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digitalmars.D.learn - Reading a line from stdin

reply =?ISO-8859-1?Q?Ali_=C7ehreli?= <acehreli yahoo.com> writes:
I am going over some sample programs in a text of mine and replacing 
std.cstream references with std.stdio. There are non-trivial differences 
with formatted input.

The following program may be surprising to the novice:

import std.stdio;

void main()
{
     write("What is your name? ");
     string name = readln();
     writeln("Hi ", name, "!");
}

The newline character is read as a part of the input:

What is your name? Ali
Hi Ali
!       <-- this is outputted on the next line
             because of the newline character

A solution is to strip the line after reading:

import std.string;
// ...
     string name = strip(readln());

Right? Is there a better way that I am missing?

Thank you,
Ali
Mar 15 2011
next sibling parent reply Jesse Phillips <jessekphillips+D gmail.com> writes:
Ali «ehreli Wrote:

 Right? Is there a better way that I am missing?
 
 Thank you,
 Ali

No better way, the stated reason IIRC is that it is easier to remove the new line then to append it back on.
Mar 15 2011
next sibling parent reply spir <denis.spir gmail.com> writes:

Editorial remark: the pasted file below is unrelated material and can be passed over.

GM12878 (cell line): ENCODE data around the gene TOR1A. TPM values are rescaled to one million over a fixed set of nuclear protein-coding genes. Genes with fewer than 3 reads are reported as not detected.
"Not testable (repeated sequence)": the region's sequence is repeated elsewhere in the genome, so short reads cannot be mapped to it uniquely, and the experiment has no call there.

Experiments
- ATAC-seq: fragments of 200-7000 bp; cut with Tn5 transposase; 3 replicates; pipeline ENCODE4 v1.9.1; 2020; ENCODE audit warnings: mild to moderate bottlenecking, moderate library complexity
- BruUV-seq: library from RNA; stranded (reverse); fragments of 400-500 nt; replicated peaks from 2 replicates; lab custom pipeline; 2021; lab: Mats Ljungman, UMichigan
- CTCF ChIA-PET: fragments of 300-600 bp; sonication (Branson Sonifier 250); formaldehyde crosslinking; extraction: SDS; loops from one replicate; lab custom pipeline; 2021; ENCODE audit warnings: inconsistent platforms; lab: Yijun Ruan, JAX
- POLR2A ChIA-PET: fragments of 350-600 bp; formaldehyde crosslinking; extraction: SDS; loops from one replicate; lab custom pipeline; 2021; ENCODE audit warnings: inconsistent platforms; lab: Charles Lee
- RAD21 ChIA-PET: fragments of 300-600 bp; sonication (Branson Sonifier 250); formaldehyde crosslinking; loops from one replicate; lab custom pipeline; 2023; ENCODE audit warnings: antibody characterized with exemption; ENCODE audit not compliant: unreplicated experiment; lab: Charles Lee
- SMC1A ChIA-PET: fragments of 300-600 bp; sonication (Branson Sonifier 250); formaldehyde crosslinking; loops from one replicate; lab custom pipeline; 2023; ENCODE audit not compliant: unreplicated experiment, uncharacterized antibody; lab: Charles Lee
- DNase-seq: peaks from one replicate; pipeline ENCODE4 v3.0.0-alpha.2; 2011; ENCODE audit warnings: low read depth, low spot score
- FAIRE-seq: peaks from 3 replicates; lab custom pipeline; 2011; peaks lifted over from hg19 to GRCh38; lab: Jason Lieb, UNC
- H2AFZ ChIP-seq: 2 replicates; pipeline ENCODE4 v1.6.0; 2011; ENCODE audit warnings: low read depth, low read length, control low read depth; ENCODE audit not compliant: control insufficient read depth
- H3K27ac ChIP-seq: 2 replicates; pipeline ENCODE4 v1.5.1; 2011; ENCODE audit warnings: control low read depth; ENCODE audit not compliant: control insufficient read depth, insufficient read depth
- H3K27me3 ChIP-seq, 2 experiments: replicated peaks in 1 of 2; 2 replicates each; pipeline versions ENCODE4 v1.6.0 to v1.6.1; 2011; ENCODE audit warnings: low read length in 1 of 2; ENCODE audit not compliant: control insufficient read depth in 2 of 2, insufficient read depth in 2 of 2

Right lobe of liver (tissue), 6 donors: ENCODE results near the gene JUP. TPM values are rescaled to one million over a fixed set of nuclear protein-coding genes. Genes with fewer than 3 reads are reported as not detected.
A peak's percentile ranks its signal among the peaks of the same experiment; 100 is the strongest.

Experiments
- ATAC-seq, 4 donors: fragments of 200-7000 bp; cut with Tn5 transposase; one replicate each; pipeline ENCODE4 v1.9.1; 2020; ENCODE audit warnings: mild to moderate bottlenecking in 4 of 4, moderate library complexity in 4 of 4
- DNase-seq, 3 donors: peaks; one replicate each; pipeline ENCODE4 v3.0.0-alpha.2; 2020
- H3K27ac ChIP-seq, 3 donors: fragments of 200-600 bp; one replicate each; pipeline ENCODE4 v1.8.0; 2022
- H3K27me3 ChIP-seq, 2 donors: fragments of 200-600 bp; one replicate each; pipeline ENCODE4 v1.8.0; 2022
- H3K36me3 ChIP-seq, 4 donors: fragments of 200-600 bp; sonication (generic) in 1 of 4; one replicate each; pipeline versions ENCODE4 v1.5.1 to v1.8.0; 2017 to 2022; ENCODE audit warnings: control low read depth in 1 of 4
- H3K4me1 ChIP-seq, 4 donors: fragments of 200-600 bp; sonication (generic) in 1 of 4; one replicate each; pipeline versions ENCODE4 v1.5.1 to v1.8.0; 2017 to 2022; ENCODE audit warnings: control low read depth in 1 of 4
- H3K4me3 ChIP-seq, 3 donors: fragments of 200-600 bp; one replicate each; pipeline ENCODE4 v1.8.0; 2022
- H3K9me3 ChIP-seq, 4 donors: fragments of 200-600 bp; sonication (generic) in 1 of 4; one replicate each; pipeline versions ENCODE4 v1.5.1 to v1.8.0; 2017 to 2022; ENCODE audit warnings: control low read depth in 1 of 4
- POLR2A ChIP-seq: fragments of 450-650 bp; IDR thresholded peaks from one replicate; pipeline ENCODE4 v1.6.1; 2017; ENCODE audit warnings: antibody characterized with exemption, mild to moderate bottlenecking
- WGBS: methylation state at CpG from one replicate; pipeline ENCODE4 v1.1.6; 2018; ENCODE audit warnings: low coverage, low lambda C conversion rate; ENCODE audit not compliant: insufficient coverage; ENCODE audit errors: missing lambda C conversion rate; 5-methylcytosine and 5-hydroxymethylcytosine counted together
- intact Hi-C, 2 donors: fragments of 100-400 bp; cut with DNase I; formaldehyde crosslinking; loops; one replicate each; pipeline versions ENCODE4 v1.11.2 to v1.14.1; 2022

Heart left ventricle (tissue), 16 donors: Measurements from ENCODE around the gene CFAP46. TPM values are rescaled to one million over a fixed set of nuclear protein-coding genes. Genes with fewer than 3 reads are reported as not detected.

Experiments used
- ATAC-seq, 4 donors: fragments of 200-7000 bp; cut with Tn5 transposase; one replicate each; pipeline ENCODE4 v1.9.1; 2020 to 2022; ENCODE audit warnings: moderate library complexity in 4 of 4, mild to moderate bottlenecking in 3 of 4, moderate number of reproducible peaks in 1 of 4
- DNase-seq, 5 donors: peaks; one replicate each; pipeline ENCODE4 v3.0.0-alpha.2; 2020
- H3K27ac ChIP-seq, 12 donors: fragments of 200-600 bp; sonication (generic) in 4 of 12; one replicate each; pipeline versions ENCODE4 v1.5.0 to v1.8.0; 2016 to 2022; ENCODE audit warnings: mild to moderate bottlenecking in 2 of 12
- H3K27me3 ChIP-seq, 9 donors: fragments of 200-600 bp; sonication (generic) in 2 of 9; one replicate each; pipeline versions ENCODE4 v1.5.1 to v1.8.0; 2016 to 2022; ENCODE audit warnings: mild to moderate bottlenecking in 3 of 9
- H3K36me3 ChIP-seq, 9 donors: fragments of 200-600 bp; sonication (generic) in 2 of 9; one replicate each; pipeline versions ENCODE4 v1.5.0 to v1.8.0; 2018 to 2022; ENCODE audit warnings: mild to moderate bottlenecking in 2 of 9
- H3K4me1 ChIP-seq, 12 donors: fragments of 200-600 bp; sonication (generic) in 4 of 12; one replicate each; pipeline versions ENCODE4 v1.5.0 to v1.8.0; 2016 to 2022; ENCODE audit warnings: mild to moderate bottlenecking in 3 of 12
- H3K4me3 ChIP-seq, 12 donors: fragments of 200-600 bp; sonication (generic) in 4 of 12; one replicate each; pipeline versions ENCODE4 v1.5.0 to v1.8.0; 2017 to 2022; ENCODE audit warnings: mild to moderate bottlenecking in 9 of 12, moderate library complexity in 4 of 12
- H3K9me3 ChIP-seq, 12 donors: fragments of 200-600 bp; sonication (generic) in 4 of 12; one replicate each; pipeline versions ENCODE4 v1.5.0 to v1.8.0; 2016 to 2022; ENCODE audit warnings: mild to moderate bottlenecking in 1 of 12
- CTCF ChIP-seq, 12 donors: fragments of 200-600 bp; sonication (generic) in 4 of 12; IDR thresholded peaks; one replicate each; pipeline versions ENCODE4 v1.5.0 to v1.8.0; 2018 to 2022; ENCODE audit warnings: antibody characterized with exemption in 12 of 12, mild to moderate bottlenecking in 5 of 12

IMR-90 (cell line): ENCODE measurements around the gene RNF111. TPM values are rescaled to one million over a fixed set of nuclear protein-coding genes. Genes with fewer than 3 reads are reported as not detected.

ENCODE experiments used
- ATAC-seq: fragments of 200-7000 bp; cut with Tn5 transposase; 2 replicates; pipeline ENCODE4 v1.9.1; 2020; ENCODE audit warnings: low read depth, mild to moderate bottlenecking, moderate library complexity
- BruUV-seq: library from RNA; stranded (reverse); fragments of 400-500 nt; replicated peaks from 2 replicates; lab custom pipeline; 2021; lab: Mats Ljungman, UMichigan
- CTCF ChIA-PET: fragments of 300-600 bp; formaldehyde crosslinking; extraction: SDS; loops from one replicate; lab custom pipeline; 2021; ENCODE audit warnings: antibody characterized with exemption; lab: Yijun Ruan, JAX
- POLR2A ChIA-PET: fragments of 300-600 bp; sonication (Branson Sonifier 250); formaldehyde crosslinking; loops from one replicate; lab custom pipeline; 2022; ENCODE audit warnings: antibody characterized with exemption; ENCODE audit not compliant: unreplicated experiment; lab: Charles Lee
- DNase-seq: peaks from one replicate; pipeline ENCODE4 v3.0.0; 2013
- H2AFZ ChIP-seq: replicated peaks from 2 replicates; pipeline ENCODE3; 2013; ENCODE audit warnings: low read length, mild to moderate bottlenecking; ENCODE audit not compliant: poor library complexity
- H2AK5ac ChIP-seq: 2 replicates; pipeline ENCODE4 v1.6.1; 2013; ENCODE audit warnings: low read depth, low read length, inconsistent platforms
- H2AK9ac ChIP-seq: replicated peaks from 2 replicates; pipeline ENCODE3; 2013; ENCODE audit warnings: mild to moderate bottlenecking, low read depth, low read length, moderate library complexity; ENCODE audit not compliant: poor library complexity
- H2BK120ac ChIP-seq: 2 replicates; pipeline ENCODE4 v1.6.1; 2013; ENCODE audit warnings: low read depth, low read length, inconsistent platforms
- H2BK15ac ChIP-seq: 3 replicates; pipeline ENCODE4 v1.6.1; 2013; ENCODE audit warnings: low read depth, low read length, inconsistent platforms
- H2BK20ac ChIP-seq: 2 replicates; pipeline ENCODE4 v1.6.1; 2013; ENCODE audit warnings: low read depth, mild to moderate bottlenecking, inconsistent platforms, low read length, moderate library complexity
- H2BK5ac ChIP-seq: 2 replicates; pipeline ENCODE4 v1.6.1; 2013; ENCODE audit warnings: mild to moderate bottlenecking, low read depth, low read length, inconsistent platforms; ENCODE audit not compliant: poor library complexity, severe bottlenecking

On 03/16/2011 06:41 AM, Jesse Phillips wrote:
 Ali Çehreli Wrote:

 Right? Is there a better way that I am missing?

 Thank you,
 Ali

No better way, the stated reason IIRC is that it is easier to remove the new line then to append it back on.

May be stated, but it is very wrong! I guess: s = s ~ '\n'; versus if ((str[$-1] == '\n') || (str[$-1] == '\r')) { str = str[0..$-1]; if ((str[$-1] == '\n') || (str[$-1] == '\r')) { str = str[0..$-1]; } } And it's not what programmers want in most cases, anyway. Actually, when does one need it? Denis -- _________________ vita es estrany spir.wikidot.com
Mar 16 2011
parent Jesse Phillips <jessekphillips+D gmail.com> writes:
spir Wrote:

 On 03/16/2011 06:41 AM, Jesse Phillips wrote:
 Ali Çehreli Wrote:

 Right? Is there a better way that I am missing?

 Thank you,
 Ali

No better way, the stated reason IIRC is that it is easier to remove the new line then to append it back on.

May be stated, but it is very wrong! I guess:

Sorry what I believe it refers to is that it is easier for the computer. There is no need to allocate or reallocate any memory.
 And it's not what programmers want in most cases, anyway. Actually, when does 
 one need it?

I do not know of an actual use case for needing the new line. In fact you could argue that splitlines should keep the end line character, but no one would see that.
Mar 16 2011